In his latest book, Affairs of State, historian Robert Watson educates and titillates with documented tales of “love, sex and scandal” by U.S. presidents from 1789 through 1900. But as a standing-room crowd discovered during a recent presentation at West Boca library, the director of American Studies at Lynn University also has done his homework when it comes to modern masters of presidential peccadilloes.
Watson delighted the more than 100 people in attendance with stories of Thomas Jefferson’s involvement with Monticello slave Sally Hemings and Abraham Lincoln’s little-known encounter with a prostitute—as well as sordid details from the prodigious body of work assembled by John Kennedy.
“We know that there were two young women, quote-unquote secretaries, with White House code names ‘Fiddle’ and ‘Faddle,’” Watson told the audience. “They [regularly] came to the White House for ‘lunch,’ had a threesome with the president, and then Kennedy would go back to work. ...
“... During the Cuban missile crisis, a young secretary comes walking in with the latest telegraph. Kennedy turns to his aides and says, ‘Find me her name.’ Then he says to the people in the room, ‘Gentlemen, we may yet avoid war here today.’ What’s he thinking about in the middle of the Cuban missile crisis?”
Watson, who spent parts of the past decade researching the book, calls Affairs of State among his favorite of the 30-plus works he’s published. The popular professor and local TV political commentator spoke with Boca Raton about sex and the presidency.
What does history teach us about the ability to lead—and an inability to remain faithful? Does one impact the other?
We’ve had presidents like Millard Fillmore, happily married and faithful, but who were rotten presidents. We’ve had men like Woodrow Wilson, unfaithful, who were pretty good presidents. And all points in between. So I'm not sure we can lump one in with the other.
I don’t know that political leaders are any better or worse than the rest of us. I’d like to think they’re better; I try to hold my political leaders to a higher ethical standard. And I do think we should raise the bar. I’m willing to forgive the local baker more than I am a political leader.
The higher up you go on the ladder, there’s more room to fall. There’s also more opportunities for misbehavior. [Politicians] like Bill Clinton have a constant need for affirmation—and an adoring legion of sycophants. I’m uncomfortable when people just want to say hello. I can’t imagine walking into a room and having women put their hotel keys in my pocket. But that’s part of what comes with leadership—power. And high political power is the greatest enticement. These people are rock stars.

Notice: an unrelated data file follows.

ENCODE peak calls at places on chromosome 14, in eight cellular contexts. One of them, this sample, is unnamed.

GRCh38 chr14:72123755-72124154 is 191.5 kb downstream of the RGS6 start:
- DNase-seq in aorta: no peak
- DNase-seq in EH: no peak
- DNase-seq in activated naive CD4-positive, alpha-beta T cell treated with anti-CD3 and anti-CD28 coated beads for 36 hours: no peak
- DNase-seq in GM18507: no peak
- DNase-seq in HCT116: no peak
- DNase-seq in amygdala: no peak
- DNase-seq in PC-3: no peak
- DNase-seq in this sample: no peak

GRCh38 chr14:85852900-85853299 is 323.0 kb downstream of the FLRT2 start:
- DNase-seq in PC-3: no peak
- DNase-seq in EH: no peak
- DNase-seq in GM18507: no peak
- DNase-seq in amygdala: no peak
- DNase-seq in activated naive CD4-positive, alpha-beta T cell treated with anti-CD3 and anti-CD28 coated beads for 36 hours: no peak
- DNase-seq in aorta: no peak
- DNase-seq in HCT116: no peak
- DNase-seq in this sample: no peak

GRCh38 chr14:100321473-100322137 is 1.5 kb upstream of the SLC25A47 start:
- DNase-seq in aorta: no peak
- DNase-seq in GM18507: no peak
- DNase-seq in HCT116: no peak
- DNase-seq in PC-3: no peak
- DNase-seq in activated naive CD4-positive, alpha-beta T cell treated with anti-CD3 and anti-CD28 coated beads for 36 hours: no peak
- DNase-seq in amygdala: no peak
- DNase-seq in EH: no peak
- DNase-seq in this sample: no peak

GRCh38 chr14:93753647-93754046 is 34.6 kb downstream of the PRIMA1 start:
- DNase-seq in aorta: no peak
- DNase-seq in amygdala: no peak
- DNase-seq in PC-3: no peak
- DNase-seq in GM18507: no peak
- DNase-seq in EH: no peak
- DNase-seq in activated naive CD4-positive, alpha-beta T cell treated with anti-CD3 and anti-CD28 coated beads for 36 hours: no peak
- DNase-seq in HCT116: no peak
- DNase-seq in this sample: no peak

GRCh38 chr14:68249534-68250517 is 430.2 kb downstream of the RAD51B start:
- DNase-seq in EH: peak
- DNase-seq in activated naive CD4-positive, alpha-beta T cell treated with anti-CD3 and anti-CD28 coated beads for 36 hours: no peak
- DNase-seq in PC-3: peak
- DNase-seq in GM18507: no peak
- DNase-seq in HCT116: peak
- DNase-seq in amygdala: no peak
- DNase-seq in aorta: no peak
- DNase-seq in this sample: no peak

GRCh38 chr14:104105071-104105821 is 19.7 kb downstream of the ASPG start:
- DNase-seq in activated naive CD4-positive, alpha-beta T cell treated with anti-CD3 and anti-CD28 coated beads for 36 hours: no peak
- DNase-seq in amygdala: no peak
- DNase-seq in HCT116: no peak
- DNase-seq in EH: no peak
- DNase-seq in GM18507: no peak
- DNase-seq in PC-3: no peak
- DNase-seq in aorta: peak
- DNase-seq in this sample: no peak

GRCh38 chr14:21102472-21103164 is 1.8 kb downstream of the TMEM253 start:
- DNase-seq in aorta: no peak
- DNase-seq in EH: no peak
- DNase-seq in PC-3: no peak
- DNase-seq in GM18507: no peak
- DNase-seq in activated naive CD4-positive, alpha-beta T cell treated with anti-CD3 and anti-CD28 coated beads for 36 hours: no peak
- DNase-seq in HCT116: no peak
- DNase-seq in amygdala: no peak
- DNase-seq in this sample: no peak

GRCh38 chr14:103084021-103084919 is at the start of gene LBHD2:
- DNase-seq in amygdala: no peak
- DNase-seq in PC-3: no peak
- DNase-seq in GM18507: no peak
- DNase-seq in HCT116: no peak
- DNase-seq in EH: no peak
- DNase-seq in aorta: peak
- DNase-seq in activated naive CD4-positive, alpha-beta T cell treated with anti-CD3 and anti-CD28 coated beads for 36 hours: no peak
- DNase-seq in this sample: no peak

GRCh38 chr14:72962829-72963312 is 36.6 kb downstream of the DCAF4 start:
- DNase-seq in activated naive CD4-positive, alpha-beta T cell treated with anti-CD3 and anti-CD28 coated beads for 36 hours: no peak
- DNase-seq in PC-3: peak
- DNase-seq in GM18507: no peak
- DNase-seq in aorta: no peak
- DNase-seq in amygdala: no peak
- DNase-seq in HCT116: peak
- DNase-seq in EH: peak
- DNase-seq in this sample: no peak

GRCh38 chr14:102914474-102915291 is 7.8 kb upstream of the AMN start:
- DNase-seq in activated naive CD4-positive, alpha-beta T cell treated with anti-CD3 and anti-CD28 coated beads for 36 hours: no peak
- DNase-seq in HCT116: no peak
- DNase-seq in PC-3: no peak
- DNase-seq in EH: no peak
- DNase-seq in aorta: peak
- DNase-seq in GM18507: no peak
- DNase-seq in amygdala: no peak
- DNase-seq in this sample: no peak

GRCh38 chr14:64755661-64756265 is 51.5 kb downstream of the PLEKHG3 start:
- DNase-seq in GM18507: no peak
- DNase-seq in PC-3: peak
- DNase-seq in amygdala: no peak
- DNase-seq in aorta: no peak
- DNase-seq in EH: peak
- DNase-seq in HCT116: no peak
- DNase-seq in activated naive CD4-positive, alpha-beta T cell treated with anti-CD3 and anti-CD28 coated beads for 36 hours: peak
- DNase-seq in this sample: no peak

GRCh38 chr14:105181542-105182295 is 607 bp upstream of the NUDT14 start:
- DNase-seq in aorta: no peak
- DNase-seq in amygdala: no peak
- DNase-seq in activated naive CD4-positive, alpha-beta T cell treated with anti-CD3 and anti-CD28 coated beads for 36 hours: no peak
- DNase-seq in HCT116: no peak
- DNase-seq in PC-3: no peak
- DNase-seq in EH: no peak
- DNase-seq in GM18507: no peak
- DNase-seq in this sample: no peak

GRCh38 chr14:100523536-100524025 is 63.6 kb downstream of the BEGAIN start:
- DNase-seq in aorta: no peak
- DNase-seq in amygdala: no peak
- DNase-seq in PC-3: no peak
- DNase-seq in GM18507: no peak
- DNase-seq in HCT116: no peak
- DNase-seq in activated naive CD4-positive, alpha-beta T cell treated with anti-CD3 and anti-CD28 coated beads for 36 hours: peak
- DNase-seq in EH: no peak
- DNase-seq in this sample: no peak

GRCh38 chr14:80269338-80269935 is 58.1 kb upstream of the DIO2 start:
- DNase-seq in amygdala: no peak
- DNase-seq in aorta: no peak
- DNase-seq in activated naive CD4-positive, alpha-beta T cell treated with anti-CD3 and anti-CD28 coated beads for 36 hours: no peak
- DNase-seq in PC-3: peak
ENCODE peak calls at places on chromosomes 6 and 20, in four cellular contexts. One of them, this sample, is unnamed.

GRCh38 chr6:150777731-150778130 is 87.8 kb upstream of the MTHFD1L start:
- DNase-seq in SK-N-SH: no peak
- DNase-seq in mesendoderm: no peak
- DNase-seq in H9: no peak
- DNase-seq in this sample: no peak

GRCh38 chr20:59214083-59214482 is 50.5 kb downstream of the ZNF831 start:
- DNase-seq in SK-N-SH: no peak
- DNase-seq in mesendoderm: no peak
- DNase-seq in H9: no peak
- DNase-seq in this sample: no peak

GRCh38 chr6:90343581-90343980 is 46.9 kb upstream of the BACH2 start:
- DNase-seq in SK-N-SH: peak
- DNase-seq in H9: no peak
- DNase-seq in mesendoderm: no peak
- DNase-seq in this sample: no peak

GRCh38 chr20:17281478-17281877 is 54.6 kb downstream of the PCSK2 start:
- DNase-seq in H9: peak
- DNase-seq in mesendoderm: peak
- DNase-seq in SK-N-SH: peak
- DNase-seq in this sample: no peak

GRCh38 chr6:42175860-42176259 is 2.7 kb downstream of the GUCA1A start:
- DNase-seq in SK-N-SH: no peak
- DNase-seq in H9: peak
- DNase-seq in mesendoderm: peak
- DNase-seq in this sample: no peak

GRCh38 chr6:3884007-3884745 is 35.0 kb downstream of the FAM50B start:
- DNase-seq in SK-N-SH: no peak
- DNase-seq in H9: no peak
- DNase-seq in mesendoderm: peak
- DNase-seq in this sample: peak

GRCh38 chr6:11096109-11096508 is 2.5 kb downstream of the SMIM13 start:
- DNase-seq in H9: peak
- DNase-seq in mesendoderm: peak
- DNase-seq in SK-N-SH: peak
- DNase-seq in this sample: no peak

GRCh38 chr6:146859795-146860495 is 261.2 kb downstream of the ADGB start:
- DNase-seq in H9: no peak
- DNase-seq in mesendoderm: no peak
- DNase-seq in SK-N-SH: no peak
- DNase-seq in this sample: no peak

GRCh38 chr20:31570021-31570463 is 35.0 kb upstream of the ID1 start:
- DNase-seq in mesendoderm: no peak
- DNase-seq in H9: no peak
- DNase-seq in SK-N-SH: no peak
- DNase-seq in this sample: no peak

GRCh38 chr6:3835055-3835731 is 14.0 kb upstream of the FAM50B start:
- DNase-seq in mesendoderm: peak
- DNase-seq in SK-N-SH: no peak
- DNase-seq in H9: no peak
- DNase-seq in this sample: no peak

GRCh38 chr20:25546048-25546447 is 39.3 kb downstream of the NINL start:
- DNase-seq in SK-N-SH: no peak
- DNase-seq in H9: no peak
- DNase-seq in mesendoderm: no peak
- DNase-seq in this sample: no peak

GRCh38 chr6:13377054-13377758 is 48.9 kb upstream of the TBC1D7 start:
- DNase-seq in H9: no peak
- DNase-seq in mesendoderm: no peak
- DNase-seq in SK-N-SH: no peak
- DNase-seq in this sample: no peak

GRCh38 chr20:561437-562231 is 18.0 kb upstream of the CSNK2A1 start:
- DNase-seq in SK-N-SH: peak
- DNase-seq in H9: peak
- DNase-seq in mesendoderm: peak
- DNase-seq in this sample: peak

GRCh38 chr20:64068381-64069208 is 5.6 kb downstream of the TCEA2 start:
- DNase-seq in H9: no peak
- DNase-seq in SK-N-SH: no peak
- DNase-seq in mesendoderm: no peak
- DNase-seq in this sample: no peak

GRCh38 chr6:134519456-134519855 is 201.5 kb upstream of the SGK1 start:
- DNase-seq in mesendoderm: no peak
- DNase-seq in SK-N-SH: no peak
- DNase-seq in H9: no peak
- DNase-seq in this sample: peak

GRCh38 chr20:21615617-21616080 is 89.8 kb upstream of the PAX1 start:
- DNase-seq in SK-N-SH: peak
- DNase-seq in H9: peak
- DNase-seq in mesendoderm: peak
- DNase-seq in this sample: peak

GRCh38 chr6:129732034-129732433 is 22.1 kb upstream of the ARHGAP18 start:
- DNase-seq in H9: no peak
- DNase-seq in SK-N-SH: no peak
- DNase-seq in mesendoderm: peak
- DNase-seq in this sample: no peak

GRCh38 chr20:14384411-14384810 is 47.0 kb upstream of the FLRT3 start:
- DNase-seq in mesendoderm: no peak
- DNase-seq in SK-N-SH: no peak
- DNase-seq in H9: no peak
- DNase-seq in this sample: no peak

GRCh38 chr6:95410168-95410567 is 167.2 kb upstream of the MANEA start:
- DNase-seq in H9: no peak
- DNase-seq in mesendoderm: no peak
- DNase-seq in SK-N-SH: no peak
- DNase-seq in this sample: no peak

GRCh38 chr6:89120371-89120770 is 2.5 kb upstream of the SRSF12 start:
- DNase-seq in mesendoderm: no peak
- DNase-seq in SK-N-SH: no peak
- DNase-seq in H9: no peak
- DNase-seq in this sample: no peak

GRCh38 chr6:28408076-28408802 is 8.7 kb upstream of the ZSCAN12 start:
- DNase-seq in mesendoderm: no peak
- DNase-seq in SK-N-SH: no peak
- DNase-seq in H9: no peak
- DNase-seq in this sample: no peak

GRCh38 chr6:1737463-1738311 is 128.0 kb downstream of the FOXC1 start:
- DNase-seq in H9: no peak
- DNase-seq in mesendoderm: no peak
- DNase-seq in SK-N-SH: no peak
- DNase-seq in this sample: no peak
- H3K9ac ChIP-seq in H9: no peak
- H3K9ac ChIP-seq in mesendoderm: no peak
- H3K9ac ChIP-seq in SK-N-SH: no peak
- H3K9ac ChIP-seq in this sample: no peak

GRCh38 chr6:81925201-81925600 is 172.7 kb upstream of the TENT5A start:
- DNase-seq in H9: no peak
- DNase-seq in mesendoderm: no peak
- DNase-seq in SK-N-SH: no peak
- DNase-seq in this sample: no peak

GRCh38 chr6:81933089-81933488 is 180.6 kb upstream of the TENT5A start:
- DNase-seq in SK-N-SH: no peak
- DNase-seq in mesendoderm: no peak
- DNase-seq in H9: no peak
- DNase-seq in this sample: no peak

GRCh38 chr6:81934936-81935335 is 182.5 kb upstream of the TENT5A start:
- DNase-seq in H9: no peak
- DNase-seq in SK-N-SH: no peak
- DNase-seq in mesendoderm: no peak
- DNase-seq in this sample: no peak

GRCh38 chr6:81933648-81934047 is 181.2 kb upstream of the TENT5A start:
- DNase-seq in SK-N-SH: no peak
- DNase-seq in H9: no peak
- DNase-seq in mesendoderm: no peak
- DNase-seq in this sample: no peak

Have your feelings changed about certain presidents because of what you now know about their personal lives?
I was shocked that Woodrow Wilson had affairs. Wilson was a professor, very straight-laced and cerebral; he was not a back-slapper. So he was one of the last people that I expected to have affairs.
Also, I was appalled at just how reckless Kennedy was. We all know about Kennedy; it’s part of pop culture. But I didn’t know the extent. Multiple women every day, threesomes. I mean, the man was sleeping with the mistress of Chicago mob boss Sam Giancana—how reckless is that? Kennedy would stop at a hotel on the way to an event to be with prostitutes. He wouldn’t let the Secret Service clear the room; he’d just walk in, and there would be two women, waiting for him.
The night of his inaugural—Jan. 20, 1961—JFK is with Angie Dickinson. Jackie is tired, she goes back early, and JFK takes Angie to the top-floor penthouse. The night of the inaugural? From respect for the office to respect for your wife to the dangerous situations he put himself in, the man was a beast.
Is the TMZ atmosphere we live in impacting pursuit of the presidency by talented people who just don’t want to deal with such invasiveness?
We all have something in our past that could be misconstrued or taken out of context. And we’ve all said and done things we’d like to have back. Our best and brightest may not be running because of this. When anyone runs for public office now, they have to think, “What’s my worst dirty laundry? And how do I feel about that being on the evening news?” Does someone want to put his family through that?
[Still], as Henry Kissinger once said, power is the ultimate aphrodisiac.
I once spoke with the former finance chair for Gary Hart. He told me that when Hart was running for president [in 1987], he reverted to being a teenager. Women were coming out of the woodwork, and Hart was just losing his mind.
Once, he said, there was a fundraiser for Hart to meet some top Democratic donors at a swanky hotel in New York. Hart walks into the room with the flight attendant—she's in full uniform—from the incoming flight. The finance chair says, “My god, these people are ready to take out their checkbooks. What are you doing?” Hart, he said, saw nothing wrong with it.
Everybody was telling him how great he was, and how he was going to be the next president—and it got to him.